Description from the dust jacket of the edition I read:
Keigo Higashino’s The Devotion of Suspect X was widely proclaimed one of the best books of the year and a finalist for the world’s top award in crime fiction. The first major English-language publication from the most popular writer in Japan, it was acclaimed by critics as “stunning,” “brilliant,” and “ingenious.” Now physics professor Manabu Yukawa –Detective Galileo – returns in a new case of impossible murder, where instincts clash with facts, and theory with reality.
When a man who was about to leave his marriage is poisoned to death, his wife becomes the logical suspect, except for one simple fact: She was hundreds of miles away when he was murdered. Tokyo police detective Kusanagi and his assistant, Kaoru Utsumi, cannot agree on a suspect. Was it his wife, his girlfriend, his business associate? Or was this a random crime? When they call upon their secret weapon, Professor Manabu Yukawa, even his brilliant mind is challenged by a crime that is implausible, methodical, and perfect.
The Japanese crime fiction novels I have read are not thrillers, but more like character studies, looking into the how and why of the crime. This one is a locked room mystery, and although the puzzle to be solved in this one is very ingenious, I am not usually into that type of story. Nevertheless, there were many elements of the story I found interesting and entertaining.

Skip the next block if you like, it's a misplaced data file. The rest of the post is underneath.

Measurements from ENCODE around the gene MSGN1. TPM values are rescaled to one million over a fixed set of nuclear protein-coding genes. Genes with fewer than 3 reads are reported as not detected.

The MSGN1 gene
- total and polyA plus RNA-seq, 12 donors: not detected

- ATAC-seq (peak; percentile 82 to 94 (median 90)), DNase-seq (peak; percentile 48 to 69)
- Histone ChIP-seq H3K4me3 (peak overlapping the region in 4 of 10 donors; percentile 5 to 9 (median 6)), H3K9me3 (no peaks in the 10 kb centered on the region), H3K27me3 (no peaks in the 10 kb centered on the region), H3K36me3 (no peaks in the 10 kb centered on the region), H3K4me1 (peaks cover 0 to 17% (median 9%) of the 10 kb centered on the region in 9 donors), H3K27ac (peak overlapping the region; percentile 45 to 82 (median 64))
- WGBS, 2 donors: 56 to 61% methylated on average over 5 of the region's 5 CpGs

The detectives seem to be at odds or in competition. There is a new young detective, Utsumi, bringing in new ideas. The head detective, Kusanagi, is in disagreement with her almost immediately. He is also at odds with his old friend, Yukawa. Because the two detectives have very different ideas about who the murderer is, Utsumi goes to the professor and asks for his help. He is reluctant at first, and Kusanagi is less than thrilled at his interference.
This story explores the how and why of the murder less than who did it. It also delves into relationships and behavior of many of those involved. The importance of children in this culture is emphasized. A lot of the story revolves around the inability of Ayane to have a child, and her husband's reaction to this. The couple's friends have a new baby and are proud and happy.
Although I preferred The Devotion of Suspect X, this book was also very good. It had more aspects of a police procedural, which was a plus for me, and I liked the new young detective it introduced.
See Margot's view at Confessions of a Mystery Novelist...
Publisher: Minotaur Books, 2012 (orig. pub. 2008)
Translator: Alexander O. Smith with Elye Alexander
Length: 330 pages
Series: Professor Galileo, #2
Setting: Tokyo, Japan
Source: Borrowed from my husband.